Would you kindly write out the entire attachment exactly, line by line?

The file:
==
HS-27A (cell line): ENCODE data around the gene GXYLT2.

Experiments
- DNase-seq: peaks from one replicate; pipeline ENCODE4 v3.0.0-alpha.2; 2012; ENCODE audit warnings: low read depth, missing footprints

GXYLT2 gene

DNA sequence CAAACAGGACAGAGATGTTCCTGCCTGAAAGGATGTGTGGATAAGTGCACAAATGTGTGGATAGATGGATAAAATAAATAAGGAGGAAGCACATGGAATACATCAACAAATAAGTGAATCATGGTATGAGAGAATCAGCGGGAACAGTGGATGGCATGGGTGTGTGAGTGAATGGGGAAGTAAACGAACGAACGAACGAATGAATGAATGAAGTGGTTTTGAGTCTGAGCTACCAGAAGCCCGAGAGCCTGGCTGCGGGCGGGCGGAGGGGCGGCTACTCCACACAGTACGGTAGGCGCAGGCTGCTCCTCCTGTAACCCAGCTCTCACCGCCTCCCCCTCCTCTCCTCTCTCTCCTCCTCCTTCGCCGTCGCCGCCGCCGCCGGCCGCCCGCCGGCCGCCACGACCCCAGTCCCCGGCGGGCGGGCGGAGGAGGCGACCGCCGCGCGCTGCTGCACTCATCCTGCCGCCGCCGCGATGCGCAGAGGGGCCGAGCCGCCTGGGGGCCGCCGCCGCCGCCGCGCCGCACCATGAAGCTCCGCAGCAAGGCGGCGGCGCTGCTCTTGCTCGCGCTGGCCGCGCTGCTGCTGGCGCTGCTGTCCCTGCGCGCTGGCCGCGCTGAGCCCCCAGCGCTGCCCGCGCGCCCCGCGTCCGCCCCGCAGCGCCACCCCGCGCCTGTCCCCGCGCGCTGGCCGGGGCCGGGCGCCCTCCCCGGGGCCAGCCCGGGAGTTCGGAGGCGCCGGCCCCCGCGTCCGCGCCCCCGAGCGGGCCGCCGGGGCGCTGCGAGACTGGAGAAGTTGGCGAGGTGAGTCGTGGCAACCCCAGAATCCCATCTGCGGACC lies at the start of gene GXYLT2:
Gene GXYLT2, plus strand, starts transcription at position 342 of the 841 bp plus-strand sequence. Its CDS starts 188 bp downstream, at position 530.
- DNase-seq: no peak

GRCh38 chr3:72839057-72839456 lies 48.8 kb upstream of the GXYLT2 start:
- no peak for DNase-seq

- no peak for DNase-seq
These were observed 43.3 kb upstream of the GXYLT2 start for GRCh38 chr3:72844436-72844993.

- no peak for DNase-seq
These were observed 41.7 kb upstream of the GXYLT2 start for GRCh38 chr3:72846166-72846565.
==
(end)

HS-27A (cell line): ENCODE data around the gene GXYLT2.

Experiments
- DNase-seq: peaks from one replicate; pipeline ENCODE4 v3.0.0-alpha.2; 2012; ENCODE audit warnings: low read depth, missing footprints

GXYLT2 gene

DNA sequence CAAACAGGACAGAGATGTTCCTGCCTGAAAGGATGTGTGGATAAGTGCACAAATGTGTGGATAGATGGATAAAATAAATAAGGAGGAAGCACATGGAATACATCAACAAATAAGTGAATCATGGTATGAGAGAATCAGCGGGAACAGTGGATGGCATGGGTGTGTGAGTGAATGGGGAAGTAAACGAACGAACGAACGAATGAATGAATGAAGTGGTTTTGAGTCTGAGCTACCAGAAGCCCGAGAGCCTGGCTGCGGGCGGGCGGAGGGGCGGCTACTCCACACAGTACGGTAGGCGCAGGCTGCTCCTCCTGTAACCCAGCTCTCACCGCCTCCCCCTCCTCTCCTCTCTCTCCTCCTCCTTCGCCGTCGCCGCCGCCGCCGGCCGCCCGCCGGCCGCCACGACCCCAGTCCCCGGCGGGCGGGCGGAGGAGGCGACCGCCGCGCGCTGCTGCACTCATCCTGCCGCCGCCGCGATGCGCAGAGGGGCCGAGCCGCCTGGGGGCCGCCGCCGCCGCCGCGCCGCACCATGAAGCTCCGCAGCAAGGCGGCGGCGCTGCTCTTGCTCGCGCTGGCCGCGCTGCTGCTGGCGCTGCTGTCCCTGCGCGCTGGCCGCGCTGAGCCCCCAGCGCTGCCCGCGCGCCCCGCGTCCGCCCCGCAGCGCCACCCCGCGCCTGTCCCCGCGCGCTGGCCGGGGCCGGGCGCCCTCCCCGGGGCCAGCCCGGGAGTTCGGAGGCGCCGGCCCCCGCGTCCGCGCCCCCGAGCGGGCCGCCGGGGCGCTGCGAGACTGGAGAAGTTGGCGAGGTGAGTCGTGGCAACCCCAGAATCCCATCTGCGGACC lies at the start of gene GXYLT2:
Gene GXYLT2, plus strand, starts transcription at position 342 of the 841 bp plus-strand sequence. Its CDS starts 188 bp downstream, at position 530.
- DNase-seq: no peak

GRCh38 chr3:72839057-72839456 lies 48.8 kb upstream of the GXYLT2 start:
- no peak for DNase-seq

- no peak for DNase-seq
These were observed 43.3 kb upstream of the GXYLT2 start for GRCh38 chr3:72844436-72844993.

- no peak for DNase-seq
These were observed 41.7 kb upstream of the GXYLT2 start for GRCh38 chr3:72846166-72846565.